[CentOS-devel] progress?

Thu Feb 24 16:49:41 UTC 2011
Les Mikesell <lesmikesell at gmail.com>

On 2/24/2011 8:59 AM, Lamar Owen wrote:
> On Wednesday, February 23, 2011 11:11:57 am Les Mikesell wrote:
>> Aren't there some tools that are designed to find binary similarities
>> (think anti-virus or things that try to detect copied code sections)?
>> Can't whatever they are comparing here be used directly in some clever
>> test to predict what would be needed instead of a trial and error approach?
>> Even if no one can come up with a way to extrapolate the dependencies
>> from the RHEL binary, the task seems like something that would scale
>> with more build machines and more people to stage the trial-and-error
>> builds.
> Please see if what you're talking about is found in http://mirror.centos.org/centos/build/ (and note the dates).
> Note that the built results of some of those SRPMs will be needed for later SRPM builds, and those may need to be done in a deterministic order.  IOW, not something easily parallelized.

So you want me to build gcc starting from nothing but SRPMs? I think the 
premise is wrong here.

> And do note that some of the packages take a very long time to build; things like KDE, for instance.  So if multiple iterations have to happen on a package that takes a long time to build.....
> Here's you some homework, Les: build a 'builddep solver' that will tell you in what order the packages need to be built, starting from the bare minimum buildroot.  Of course, you don't necessarily know the bare minimum buildroot, and the upstream isn't telling you.

Again, your premise is wrong. I'm not claiming _I_ can solve this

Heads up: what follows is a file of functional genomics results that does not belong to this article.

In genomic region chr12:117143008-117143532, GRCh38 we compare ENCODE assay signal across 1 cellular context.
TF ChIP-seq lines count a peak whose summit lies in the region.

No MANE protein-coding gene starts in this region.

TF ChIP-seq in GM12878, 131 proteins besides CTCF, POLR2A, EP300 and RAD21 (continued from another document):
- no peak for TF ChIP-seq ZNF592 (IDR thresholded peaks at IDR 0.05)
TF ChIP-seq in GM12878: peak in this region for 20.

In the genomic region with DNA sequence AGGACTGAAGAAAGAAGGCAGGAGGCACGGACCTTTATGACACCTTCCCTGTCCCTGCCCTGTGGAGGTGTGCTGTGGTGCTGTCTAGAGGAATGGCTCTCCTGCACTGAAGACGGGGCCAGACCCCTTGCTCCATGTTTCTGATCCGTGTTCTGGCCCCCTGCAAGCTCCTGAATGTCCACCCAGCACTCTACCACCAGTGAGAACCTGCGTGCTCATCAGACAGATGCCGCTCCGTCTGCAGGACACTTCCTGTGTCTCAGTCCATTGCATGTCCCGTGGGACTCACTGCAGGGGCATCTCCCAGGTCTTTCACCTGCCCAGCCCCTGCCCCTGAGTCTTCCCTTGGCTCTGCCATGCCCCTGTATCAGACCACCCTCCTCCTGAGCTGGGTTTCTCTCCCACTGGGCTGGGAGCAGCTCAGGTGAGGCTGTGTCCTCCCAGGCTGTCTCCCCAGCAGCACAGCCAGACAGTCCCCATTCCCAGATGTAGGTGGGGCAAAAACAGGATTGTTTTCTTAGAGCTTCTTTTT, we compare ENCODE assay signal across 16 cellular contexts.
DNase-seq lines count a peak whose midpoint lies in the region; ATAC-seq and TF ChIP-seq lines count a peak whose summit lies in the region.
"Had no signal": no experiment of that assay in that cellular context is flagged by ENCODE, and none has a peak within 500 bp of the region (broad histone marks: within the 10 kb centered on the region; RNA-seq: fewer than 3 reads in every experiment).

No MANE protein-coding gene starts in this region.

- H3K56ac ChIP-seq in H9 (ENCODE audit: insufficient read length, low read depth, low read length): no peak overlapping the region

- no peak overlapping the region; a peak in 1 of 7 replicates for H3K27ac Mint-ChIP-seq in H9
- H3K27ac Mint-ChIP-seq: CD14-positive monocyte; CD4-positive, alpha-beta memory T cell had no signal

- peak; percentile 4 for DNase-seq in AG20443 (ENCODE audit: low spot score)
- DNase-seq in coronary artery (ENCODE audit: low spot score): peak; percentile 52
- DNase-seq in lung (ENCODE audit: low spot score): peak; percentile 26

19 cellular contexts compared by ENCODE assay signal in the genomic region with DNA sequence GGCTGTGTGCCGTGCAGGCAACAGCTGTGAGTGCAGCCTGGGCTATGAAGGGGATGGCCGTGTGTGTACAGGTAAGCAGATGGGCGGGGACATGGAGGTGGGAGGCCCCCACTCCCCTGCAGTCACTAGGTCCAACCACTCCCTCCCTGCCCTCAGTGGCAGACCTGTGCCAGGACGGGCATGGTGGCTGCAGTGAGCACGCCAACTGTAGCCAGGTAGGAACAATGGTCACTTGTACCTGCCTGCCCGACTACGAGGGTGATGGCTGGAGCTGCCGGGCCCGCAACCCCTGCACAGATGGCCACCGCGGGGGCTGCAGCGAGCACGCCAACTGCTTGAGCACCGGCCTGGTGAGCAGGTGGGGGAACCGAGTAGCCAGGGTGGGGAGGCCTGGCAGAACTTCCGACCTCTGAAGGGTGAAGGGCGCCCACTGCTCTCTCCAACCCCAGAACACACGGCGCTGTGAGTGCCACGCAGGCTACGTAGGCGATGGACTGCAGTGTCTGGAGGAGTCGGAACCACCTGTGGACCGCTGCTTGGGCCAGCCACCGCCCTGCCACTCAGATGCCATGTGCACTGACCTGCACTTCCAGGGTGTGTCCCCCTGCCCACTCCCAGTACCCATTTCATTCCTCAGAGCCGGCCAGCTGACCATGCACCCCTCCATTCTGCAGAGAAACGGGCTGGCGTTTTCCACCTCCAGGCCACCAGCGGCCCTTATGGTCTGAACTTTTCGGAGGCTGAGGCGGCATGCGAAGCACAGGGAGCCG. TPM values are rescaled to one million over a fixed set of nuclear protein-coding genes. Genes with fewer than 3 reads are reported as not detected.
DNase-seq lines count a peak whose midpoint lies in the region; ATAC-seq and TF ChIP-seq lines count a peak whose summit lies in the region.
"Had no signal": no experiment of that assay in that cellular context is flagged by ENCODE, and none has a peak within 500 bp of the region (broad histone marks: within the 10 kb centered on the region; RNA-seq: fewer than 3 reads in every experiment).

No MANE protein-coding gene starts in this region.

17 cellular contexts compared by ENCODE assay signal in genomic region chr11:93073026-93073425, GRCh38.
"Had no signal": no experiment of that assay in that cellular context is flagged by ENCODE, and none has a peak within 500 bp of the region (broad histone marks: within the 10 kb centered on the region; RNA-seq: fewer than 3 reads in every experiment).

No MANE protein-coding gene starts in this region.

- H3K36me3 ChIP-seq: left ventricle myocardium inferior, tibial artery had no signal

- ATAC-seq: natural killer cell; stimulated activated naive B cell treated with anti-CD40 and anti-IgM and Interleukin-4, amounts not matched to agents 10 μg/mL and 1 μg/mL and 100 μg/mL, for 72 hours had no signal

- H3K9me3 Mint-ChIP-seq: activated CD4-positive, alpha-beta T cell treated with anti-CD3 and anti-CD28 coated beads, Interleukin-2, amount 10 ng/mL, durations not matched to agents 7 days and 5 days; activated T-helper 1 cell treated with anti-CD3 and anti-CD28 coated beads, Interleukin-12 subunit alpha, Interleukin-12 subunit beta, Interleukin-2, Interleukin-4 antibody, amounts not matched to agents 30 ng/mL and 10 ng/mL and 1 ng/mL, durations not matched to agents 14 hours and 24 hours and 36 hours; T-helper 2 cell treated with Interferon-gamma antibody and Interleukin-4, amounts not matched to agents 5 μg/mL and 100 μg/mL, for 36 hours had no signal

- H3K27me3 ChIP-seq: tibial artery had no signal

problem.  Any more than I could have added all the parts to Linux that 
Linus didn't write by himself.  My contention is that if Linus had made 
people prove they were worthy before letting them have a copy of his 
work. we wouldn't be talking about Linux as something useful today.  And 
likewise, if enough smart people have access to each others' work on 
this problem, someone will improve the state of the art.  But, I don't 
see the point of a bare minimum buildroot anyway.

> And make it match the released upstream at the binary dependency level.  It's not enough to just get the packages to build; the goal is binary and bug-for-bug compatibility.

Which means you have to have access to all of the already-built binary 
RPMS to test against and since you aren't going to change the SRPMs to 
fix any missing dependencies, you might as well throw them all in your 
build environment from the start, then repeat later in an environment 
built from your first-run output to purge any possible static inclusions 
of the trademarked parts.  The hard parts come when the shipping RHEL 
versions won't actually rebuild a match to their binary and you have to 
guess at whether some fedora or RHEL 5.x version of some needed library 
happened to be available to the original build without the matching 
dependency noted in the SRPM or the inclusion of that library in the 
binary RPMs.

If I've gotten that wrong, that still doesn't change my belief that 
either someone, somewhere is smart enough to come up with an automated 
approach or that a lot of people using a trial-and-error approach on a 
larger number of machines could do it faster.  But I'm willing to admit 
that is approaching religion even though there is a lot of history to 
back up the idea of getting unexpected improvements by opening projects.

   Les Mikesell
    lesmikesell at gmail.com